The IEEE/RSJ International Conference on Intelligent Robots and Systems, or IROS as it is commonly known, acceptence emails have been sent. From their email the number of submission was 1801(“the second highest in the history of IROS and a record for a robotics conference in Europe”) with 812 of those being accepted (i.e. 45%).
Compare this to IROS 2011 where acceptance was 32%. (790 papers have been accepted out of 2459 submitted). After googling this, I found more rates:
2008: 48.7% (661/1358)
oh and my my paper did get accepted :) more about that later…
IIT has recently released their Call for Participation for this year’s (already the seventh!) summer school focused on developing software for the iCub humanoid robot. It will be a great 10 days, at an awesome location, with a very cool robot and enough time to get your hands dirty. If everything goes right IDSIAni will be there too to show what we are working on here …
Today it is exactly 13 months since I enrolled as a PhD student here in Lugano, at the Università della Svizzera Italiana (USI). It’s time to write my research prospectus, or at least try to find out what that is *uhm*
Although I am working for over a year here at IDSIA I have not yet a clear idea what I will do, but I heard that is normal in graduate school. So finally I set down and wrote up some ideas of what I want/can do in the next years to get my doctorate.
Recently I have been working a lot on trying to make the iCub see things. A fully integrated computer vision or robotic vision system is a quite tricky mathematical and engineering problem. Here at IDSIA we were trying to develop an easy to use system that would allow to rapid prototyping (offline) vision modules for the iCub, mainly to detect and localise objects the robot is in later stages supposed to manipulate and interact with.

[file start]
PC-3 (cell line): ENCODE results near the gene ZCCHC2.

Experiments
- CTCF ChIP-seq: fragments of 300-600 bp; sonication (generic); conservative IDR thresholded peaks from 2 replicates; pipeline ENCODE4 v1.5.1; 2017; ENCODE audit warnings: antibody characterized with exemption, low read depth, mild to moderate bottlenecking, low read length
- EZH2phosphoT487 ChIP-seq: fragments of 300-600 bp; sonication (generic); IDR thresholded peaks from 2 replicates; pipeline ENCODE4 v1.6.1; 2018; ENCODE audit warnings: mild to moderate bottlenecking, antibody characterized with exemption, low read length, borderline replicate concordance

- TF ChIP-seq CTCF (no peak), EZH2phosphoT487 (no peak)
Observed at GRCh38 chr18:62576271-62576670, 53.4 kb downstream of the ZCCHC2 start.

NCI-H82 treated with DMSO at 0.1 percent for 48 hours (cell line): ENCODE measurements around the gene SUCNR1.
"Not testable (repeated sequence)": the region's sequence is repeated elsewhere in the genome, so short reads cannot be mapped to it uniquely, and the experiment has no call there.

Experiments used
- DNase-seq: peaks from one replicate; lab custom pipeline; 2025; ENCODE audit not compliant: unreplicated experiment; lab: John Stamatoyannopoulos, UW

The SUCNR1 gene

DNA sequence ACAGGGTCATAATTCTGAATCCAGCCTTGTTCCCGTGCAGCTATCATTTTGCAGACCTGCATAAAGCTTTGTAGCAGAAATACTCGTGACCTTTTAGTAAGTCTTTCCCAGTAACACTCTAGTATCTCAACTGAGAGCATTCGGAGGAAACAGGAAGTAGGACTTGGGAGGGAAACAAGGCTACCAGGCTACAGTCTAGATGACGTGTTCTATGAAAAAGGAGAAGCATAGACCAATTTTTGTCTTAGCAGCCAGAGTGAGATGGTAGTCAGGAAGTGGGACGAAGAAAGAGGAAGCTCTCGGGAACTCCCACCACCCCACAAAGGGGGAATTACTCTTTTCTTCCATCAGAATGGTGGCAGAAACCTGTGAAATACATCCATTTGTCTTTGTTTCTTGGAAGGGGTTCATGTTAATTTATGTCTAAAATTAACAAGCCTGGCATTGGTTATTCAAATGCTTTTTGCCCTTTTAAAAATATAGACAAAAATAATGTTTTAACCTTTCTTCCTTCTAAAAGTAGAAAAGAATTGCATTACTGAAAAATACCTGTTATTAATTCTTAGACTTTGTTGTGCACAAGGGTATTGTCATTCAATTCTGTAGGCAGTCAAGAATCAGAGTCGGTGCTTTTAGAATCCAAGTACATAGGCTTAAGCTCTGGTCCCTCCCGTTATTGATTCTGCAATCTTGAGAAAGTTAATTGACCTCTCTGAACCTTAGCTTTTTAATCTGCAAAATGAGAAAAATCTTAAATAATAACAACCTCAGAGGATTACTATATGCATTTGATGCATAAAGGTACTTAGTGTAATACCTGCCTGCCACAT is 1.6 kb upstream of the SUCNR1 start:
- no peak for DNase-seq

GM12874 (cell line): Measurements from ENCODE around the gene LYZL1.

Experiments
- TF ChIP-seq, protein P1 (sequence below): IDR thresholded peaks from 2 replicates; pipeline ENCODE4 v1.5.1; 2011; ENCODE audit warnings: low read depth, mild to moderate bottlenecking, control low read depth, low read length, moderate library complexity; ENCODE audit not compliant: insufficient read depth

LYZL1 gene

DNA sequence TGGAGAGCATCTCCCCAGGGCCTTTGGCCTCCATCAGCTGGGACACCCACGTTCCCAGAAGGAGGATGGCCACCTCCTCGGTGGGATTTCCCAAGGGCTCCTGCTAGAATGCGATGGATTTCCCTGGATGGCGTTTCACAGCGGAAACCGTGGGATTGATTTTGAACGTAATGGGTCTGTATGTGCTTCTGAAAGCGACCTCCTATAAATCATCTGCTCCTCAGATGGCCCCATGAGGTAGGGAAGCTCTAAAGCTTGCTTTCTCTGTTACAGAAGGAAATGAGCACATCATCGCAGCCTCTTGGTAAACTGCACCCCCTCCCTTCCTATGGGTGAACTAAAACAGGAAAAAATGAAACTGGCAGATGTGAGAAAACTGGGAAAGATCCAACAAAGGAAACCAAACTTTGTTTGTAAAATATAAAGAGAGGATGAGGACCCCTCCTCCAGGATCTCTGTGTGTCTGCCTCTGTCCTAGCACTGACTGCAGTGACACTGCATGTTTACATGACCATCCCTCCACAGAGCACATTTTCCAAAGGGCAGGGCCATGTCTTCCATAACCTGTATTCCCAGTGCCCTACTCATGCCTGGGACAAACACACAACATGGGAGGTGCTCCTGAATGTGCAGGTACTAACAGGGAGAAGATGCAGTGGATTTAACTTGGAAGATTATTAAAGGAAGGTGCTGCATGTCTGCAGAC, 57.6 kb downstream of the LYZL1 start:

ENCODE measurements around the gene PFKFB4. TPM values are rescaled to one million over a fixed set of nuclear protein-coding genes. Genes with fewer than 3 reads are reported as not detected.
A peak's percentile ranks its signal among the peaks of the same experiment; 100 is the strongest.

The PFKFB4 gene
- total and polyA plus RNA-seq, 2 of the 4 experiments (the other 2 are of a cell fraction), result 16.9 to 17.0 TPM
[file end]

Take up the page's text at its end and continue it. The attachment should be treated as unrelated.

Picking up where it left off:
On a different note I finally got a new laptop bag :)
After 5 years with my old bag, I decided to cover my new MacBookPro with a new bag as well. My old one I got in 2007 just after moving to Lisbon to work at IST. It was less then 20 euro at the local FNAC at that time and it survived until now (though with some scraps :).
This year’s European Robotics Week sponsored by the EU though one of its Framework Programmes (EUnited Robotics) is currently underway and there is a lot of things to see and do. Labs offering demos and presentations as well as hands-on workshops about the on-going robotics research in Europe. A new webpage www.robotics-labs.eu was started where one can check out the various labs and for some of them even be able to see live webcam feeds.
For IDSIA we did not get a webcam, but we nevertheless uploaded a movie about us and our current activities. Enjoy the film after the jump.
The MAVEN Team at Goddard has put up some videos to show what it takes to build a satellite. Those short animated movies are a quick look into all the work it takes to make a space mission work. NASA seems to do it not much more different than ESA does *smile* The videos are after the jump.
Also this year I had the chance to attend a summer school, after ISRIS in 2009 and 2010 school at JAIST, I was going to this year’s Hands On Summer School on Neural Dynamics Approaches to Cognitive Robotics in Guimaraes, Portugal.
This school focused on the idea of Dynamic Neural Fields (similar but according to the presentations more powerful than Neural Network approaches) and how to use them in various robotic systems. The presentations, mainly given by researchers from the University of Bochum and Minho, ranged from computer science to neuroscience and included various applications, such as on mobile and humanoid robots (including the Nao and ARoS, a humanoid (upper body) robot built at Minho). The school ended with a project to be implemented (and yes there is a video of ARoS after the jump).